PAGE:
Saturday, September 19, 2009

NORTH CAROLINA Edward Chapman: Finally Free, Upfront and In Charge

Alexandra Cury with Edward Chapman

Published in Hendersonville Times News - Thursday September 17, 2009
(in Community Section)

Edward Chapman: Free, Upfront and In Charge

By Connie L. Nash

When Edward Chapman described death row last Thursday at Transylvania County Library, he said he liked to be “upfront from the git-go”. Attention around the table grew and folk leaned further in while Chapman told of his troubled past and struggles to survive a corrupt environment where some guards had more to do with a prostitution ring and bringing in drugs than the prisoners did.

Chapman was also candid about his inner struggle and success to inwardly become and stay free along with his regrets as a son, a husband, a father and more. His mother and common-law wife died during his imprisonment. He watched his beloved son’s anger toward him grow over the years – especially after his wife’s death. Chapman’s eyes filled with tears a few times in the telling. Still, he said, through all those years he prayed and “never gave up - if you throw in the towel," he said, "no one wants to hear you cry."

Daily conditions? Food was terrible. “Floodlights twenty-four seven - THAT was torture and we had to take our shower five minutes max or pick up cigarette butts. Sometimes punishment was to move us old guys where the younger play rap music all the time." Classes and the arts? These were discontinued. “We were told,” Chapman said, “You're not here to learn - you're here to die.”

Behind bars for fifteen years, Chapman said he liked to think for himself and to learn from others who did the same - like the inmate who "visited" a different country every day via maps and knew facts and figures as if he’d been there. Chapman didn't mind being alone. He liked reading deep poetry - looking for the "story within the story". He got interested in writing his own poems and asking others to decipher his own hidden meaning. People began calling him “The Philosopher King” – they still do.

Chapman wrote letters daily and kept records of "every act of kindness" – he wrote with the faith that someone – somewhere would help him get free. Eventually he got to know the Chair of the Psychology Dept. at UNC-Asheville, Dr. Pam Laughon, who looked under every legal rock - for years – even after a string of state-appointed lawyers had failed.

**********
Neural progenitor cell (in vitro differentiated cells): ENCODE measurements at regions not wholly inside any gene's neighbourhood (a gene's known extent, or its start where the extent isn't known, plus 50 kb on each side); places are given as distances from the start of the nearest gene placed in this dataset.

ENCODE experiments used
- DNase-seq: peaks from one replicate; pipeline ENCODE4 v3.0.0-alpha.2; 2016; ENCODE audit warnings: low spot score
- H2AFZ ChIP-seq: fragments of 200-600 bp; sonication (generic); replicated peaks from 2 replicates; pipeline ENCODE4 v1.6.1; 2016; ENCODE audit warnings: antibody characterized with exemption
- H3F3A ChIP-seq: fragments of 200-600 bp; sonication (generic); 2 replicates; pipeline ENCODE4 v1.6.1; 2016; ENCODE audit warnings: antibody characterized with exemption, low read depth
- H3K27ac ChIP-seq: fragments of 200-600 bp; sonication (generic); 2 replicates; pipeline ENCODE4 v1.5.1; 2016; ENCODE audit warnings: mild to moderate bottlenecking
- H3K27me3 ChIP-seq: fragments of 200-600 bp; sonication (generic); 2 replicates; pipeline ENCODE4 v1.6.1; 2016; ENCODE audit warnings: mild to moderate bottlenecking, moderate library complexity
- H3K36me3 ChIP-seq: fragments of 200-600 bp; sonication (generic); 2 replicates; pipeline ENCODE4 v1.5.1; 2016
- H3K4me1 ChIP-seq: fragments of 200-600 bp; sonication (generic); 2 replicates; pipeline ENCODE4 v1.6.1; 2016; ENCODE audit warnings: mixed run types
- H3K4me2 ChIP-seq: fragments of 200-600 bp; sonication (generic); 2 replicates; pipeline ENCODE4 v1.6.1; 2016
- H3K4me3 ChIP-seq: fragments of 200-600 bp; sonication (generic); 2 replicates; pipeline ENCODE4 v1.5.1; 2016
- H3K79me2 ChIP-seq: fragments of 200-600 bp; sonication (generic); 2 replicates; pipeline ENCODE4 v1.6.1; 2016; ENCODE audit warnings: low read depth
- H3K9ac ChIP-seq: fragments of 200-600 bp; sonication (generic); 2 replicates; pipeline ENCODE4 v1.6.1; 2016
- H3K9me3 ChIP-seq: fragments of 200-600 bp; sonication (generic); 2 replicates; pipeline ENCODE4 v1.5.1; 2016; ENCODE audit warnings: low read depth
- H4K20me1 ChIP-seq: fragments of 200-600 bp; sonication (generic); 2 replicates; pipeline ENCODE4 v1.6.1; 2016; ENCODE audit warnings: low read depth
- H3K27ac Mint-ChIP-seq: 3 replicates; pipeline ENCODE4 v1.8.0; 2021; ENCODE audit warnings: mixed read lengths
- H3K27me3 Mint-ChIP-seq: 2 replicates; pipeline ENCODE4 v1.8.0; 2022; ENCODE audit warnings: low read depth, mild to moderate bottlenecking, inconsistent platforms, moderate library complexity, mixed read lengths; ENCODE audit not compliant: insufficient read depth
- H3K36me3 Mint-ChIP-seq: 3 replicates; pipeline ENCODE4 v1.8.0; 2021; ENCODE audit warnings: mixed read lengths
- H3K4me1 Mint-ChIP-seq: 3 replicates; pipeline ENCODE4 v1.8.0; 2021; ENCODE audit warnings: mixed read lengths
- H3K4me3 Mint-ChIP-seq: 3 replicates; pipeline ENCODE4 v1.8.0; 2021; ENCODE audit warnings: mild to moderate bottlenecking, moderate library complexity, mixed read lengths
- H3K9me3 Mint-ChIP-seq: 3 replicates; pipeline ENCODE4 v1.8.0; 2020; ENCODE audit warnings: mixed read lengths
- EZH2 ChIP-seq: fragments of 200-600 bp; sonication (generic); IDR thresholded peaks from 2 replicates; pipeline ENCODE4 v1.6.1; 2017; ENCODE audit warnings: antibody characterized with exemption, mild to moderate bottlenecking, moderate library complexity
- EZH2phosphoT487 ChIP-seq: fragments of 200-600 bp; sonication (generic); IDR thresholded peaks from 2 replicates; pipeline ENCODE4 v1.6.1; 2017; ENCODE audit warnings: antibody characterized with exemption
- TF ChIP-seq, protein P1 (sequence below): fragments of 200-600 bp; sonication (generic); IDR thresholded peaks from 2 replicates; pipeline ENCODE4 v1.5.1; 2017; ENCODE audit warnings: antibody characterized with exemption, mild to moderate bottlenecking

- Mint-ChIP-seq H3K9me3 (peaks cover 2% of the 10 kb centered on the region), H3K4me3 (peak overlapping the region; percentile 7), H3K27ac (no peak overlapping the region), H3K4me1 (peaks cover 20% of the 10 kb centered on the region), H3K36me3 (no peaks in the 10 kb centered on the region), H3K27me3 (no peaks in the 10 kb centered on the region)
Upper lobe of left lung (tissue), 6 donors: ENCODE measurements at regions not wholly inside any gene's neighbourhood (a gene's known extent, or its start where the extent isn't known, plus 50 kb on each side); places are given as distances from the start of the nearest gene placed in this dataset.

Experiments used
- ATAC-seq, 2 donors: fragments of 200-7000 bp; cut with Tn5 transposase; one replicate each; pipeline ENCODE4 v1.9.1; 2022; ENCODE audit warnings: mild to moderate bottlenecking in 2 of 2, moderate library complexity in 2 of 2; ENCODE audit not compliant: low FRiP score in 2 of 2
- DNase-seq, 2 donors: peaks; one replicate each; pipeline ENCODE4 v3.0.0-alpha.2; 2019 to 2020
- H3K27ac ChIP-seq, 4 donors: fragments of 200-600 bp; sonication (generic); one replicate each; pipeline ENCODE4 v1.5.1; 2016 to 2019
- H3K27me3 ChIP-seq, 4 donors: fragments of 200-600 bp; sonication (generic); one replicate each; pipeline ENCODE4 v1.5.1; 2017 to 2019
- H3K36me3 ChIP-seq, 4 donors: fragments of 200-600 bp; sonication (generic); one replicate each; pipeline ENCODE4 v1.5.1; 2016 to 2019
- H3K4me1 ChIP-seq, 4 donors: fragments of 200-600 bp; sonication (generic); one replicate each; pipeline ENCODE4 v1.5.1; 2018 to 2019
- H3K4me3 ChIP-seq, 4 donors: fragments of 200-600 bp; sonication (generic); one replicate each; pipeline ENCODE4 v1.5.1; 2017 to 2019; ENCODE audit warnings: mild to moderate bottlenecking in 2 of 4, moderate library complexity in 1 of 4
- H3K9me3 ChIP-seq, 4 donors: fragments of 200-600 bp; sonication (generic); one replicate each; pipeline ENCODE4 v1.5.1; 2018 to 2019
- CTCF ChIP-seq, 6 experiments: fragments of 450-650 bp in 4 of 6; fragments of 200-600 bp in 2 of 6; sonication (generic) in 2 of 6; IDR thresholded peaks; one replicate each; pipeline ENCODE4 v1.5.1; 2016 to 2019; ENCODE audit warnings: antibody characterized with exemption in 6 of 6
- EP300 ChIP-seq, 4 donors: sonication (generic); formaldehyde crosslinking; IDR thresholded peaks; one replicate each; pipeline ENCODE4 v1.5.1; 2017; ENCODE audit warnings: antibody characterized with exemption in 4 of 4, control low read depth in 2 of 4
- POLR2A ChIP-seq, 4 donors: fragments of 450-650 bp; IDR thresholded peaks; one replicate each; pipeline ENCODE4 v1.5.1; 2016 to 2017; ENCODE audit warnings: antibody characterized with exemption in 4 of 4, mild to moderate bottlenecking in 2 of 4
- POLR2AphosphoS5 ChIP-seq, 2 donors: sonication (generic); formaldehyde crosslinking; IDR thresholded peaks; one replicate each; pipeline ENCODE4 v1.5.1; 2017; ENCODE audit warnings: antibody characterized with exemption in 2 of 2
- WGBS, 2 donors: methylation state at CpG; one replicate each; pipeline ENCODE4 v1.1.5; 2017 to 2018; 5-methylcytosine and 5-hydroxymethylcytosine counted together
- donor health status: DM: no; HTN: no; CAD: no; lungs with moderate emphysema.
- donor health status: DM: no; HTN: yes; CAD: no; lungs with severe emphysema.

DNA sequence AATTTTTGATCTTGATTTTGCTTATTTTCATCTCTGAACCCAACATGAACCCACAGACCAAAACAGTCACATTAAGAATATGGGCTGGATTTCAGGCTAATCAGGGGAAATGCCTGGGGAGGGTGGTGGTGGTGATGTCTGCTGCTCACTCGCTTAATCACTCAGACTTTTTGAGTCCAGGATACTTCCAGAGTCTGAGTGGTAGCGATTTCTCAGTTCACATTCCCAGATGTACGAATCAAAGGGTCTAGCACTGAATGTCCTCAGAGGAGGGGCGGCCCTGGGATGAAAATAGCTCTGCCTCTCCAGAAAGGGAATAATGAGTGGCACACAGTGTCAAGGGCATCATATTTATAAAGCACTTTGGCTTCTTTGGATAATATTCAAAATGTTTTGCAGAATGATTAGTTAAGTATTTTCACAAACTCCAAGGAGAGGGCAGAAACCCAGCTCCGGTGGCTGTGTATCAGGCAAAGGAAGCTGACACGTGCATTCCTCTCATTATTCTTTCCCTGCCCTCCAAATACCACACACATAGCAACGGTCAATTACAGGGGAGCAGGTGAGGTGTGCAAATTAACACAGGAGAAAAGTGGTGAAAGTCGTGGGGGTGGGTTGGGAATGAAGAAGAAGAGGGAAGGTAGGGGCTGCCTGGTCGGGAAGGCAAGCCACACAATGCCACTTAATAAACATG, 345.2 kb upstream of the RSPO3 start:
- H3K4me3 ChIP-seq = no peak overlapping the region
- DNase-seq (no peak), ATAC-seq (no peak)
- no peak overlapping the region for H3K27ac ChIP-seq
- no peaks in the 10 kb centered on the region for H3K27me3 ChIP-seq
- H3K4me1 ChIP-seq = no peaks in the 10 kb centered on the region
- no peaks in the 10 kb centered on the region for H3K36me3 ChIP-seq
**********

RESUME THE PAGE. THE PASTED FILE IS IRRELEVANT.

Finally, Attorney Frank Goldsmith and Professor Laughon (become Mitigation Specialist) put together a winning case.

On April 2, 2008 Glen Edward Chapman became the seventh inmate freed in NC due to wrongful conviction . In summary, he was erroneously charged with the murders of two women by sloppy lawyers, ineffective counsel, and numerous other roadblocks. In the case 'State v. Glen Edward Chapman' NC Superior Court Judge Robert Ervin found that each of the lead detectives assigned to the case had covered up exculpatory evidence inconsistent with the State’s theory of his guilt.

Chapman said, "I hit the road running." Alexandra Cury, head of the North Carolina Coalition for a Moratorium , added “He works harder than anyone else at the Asheville hotel where he's been recently promoted from dishwasher to the most popular staff member of Housekeeping and has lots of friends. He works extra every chance he gets. He never drinks. Chapman said that he wanted to do everything possible to stay clear-headed.

According to Chapman and the legal team, racial discrimination may have played a strong role in the false charges. His testimony was added to many other such statements spoken on behalf of “The North Carolina Racial Justice Act” which Governor Beverly Perdue signed the Act into law August 11, 2009. Over 60% of those on NC Death Row are black.

Since 1973, nationwide 135 people have been exonerated and freed from death row –. including five people in 2009.

Percentage-wise, for every six people executed in North Carolina – there’s been one person freed from death row. There are nine stories of the wrongful conviction of people with strong innocent cases posted at the “ North Carolina Coalition for a Moratorium” website under “Wrongful Convictions”. There may well be more such cases.

What’s next for Chapman? Asked - “Why don’t you sound bitter?" Chapman said, "I'm in control of my life now. I’m free. It's like winning the lottery… When you're bitter, other people have power over you." “Edward’s dad’s a chef” Cury added “and one day Edward would love to be one.” There is one more goal, Cury told the group: like most released prisoners, Chapman was sent from prison minus resources to help start a new life. He and his supporters are seeking a “Pardon of Innocence” from Governor Bev Perdue so that he may receive the compensation he is due, "from the State of North Carolina for his unjust and unlawful incarceration."

Along with many cheering supporters, I pray Glen Edward Chapman will succeed. GO Edward and god-speed - stay free, upfront and in charge each day for the rest of your life!


Anonymous said...

Great article. One can only wish him the best. He has been through tough times and come out stronger. May God richly bless him.

Connie L. Nash said...

PLEASE ADD YOUR COMMENTS about this article. Returning Newspaper Article Writer - the Co-blogger of The Journey of Hope Blog here would love your feedback!

The Saint said...

I don't know what it would be like to go through such an experience; I can't imagine it. And then to come out 'strong'.

That's a genuine hero for you right there.